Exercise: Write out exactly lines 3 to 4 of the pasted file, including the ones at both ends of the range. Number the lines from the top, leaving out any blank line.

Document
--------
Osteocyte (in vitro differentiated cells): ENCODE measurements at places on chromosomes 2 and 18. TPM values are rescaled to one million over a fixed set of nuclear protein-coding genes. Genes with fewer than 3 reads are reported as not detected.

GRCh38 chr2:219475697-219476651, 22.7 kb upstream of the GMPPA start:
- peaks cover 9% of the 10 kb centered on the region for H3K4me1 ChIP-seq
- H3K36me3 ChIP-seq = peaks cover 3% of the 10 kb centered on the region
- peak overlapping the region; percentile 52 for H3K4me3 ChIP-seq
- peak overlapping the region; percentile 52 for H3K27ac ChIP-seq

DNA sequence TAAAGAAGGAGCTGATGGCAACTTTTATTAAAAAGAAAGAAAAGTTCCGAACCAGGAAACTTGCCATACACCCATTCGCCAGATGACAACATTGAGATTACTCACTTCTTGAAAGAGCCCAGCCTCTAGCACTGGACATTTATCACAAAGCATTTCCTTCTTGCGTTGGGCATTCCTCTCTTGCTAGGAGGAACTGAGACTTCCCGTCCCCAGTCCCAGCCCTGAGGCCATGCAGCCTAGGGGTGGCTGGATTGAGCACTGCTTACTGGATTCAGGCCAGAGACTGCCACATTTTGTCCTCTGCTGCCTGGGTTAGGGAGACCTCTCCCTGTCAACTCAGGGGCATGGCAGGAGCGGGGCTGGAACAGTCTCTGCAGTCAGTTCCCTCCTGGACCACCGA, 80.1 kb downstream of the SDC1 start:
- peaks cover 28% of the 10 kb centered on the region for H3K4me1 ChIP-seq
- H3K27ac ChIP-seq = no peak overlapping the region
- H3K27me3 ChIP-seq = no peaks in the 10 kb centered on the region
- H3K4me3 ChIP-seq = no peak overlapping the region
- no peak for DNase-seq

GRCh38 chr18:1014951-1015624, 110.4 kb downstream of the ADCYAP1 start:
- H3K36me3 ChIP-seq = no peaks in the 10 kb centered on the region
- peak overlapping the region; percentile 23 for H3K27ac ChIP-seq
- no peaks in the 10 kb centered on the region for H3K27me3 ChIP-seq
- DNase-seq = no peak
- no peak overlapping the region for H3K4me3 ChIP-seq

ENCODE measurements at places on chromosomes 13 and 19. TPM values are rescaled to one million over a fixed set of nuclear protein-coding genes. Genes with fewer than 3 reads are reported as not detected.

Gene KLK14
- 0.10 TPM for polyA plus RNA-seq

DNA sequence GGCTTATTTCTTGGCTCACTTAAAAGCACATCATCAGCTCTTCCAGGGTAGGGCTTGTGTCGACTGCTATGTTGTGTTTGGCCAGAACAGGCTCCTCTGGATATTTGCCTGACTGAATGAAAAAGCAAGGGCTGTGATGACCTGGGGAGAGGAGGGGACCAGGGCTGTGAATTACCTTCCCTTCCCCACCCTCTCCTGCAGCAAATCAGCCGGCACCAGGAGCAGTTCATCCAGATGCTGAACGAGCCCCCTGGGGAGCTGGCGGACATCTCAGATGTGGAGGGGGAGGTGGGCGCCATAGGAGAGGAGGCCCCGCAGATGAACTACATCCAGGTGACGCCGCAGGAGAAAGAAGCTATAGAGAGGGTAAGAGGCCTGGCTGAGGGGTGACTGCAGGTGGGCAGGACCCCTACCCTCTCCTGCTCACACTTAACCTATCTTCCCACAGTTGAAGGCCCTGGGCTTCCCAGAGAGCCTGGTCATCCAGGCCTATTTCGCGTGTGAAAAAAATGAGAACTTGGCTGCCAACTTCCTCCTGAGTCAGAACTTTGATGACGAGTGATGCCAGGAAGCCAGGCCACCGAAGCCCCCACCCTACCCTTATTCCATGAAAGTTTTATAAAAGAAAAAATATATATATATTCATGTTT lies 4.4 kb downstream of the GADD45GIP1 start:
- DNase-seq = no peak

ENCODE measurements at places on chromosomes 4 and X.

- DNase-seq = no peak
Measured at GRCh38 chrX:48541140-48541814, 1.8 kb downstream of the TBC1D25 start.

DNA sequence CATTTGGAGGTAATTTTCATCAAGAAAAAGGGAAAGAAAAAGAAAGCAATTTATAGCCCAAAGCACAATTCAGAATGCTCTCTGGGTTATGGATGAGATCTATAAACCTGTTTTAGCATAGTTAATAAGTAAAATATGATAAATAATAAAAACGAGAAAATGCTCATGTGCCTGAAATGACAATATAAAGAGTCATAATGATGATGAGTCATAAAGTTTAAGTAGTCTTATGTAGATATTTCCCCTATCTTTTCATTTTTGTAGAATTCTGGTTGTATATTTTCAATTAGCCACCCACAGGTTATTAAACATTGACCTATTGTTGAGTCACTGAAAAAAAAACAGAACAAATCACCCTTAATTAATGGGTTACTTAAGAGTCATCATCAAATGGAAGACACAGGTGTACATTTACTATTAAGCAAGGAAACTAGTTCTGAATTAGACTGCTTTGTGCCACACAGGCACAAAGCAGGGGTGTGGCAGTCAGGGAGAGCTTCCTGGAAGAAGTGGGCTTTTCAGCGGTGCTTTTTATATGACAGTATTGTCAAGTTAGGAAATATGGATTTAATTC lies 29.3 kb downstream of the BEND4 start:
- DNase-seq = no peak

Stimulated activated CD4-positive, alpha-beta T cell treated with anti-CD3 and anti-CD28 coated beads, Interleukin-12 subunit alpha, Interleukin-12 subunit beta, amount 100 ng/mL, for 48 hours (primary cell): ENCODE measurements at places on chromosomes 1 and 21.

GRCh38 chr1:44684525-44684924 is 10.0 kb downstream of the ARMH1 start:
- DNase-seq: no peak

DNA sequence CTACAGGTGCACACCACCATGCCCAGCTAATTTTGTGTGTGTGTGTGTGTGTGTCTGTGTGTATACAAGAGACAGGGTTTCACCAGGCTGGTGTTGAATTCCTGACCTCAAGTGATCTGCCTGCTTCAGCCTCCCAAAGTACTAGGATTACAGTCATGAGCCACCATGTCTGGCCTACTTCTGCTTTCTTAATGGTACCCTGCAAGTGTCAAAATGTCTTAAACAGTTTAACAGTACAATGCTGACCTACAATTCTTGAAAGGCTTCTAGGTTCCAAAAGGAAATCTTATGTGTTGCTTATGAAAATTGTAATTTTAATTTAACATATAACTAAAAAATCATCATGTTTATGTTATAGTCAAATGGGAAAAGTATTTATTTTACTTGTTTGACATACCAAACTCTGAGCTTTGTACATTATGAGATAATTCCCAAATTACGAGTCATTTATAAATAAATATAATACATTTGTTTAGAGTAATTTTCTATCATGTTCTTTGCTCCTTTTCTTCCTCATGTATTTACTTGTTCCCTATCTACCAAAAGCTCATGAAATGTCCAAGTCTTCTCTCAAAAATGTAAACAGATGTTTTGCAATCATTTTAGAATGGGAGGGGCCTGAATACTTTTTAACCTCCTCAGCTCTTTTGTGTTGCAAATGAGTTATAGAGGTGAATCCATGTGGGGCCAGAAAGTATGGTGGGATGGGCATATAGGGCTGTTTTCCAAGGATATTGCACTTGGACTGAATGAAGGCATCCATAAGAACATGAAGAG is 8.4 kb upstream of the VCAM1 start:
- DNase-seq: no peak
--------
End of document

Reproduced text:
- peaks cover 9% of the 10 kb centered on the region for H3K4me1 ChIP-seq
- H3K36me3 ChIP-seq = peaks cover 3% of the 10 kb centered on the region